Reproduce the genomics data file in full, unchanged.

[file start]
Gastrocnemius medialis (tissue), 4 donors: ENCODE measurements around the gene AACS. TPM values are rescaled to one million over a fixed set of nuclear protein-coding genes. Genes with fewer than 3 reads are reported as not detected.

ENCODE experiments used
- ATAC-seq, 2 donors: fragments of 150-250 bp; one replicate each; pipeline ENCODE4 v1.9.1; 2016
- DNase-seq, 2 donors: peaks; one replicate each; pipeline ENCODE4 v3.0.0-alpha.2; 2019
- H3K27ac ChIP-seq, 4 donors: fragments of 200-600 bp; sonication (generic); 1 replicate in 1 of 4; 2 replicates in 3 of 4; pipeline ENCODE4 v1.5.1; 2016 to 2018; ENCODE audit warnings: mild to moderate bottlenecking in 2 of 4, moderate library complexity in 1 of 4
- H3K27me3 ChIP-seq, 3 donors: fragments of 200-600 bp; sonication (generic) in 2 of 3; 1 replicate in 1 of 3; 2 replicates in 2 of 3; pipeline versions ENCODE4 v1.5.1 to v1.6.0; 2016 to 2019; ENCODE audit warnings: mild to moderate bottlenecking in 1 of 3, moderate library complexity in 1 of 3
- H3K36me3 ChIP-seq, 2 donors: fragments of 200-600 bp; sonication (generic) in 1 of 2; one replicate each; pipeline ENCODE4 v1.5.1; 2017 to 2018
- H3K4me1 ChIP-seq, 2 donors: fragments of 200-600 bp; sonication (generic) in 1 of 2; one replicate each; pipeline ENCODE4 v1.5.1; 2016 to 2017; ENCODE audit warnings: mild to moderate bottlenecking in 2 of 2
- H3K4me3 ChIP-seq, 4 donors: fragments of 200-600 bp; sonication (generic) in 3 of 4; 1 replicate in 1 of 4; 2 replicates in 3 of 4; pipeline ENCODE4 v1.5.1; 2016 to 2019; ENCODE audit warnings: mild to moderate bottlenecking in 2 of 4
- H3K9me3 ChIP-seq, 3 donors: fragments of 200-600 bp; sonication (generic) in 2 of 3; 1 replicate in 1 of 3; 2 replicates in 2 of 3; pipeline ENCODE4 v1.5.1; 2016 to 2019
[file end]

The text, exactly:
Gastrocnemius medialis (tissue), 4 donors: ENCODE measurements around the gene AACS. TPM values are rescaled to one million over a fixed set of nuclear protein-coding genes. Genes with fewer than 3 reads are reported as not detected.

ENCODE experiments used
- ATAC-seq, 2 donors: fragments of 150-250 bp; one replicate each; pipeline ENCODE4 v1.9.1; 2016
- DNase-seq, 2 donors: peaks; one replicate each; pipeline ENCODE4 v3.0.0-alpha.2; 2019
- H3K27ac ChIP-seq, 4 donors: fragments of 200-600 bp; sonication (generic); 1 replicate in 1 of 4; 2 replicates in 3 of 4; pipeline ENCODE4 v1.5.1; 2016 to 2018; ENCODE audit warnings: mild to moderate bottlenecking in 2 of 4, moderate library complexity in 1 of 4
- H3K27me3 ChIP-seq, 3 donors: fragments of 200-600 bp; sonication (generic) in 2 of 3; 1 replicate in 1 of 3; 2 replicates in 2 of 3; pipeline versions ENCODE4 v1.5.1 to v1.6.0; 2016 to 2019; ENCODE audit warnings: mild to moderate bottlenecking in 1 of 3, moderate library complexity in 1 of 3
- H3K36me3 ChIP-seq, 2 donors: fragments of 200-600 bp; sonication (generic) in 1 of 2; one replicate each; pipeline ENCODE4 v1.5.1; 2017 to 2018
- H3K4me1 ChIP-seq, 2 donors: fragments of 200-600 bp; sonication (generic) in 1 of 2; one replicate each; pipeline ENCODE4 v1.5.1; 2016 to 2017; ENCODE audit warnings: mild to moderate bottlenecking in 2 of 2
- H3K4me3 ChIP-seq, 4 donors: fragments of 200-600 bp; sonication (generic) in 3 of 4; 1 replicate in 1 of 4; 2 replicates in 3 of 4; pipeline ENCODE4 v1.5.1; 2016 to 2019; ENCODE audit warnings: mild to moderate bottlenecking in 2 of 4
- H3K9me3 ChIP-seq, 3 donors: fragments of 200-600 bp; sonication (generic) in 2 of 3; 1 replicate in 1 of 3; 2 replicates in 2 of 3; pipeline ENCODE4 v1.5.1; 2016 to 2019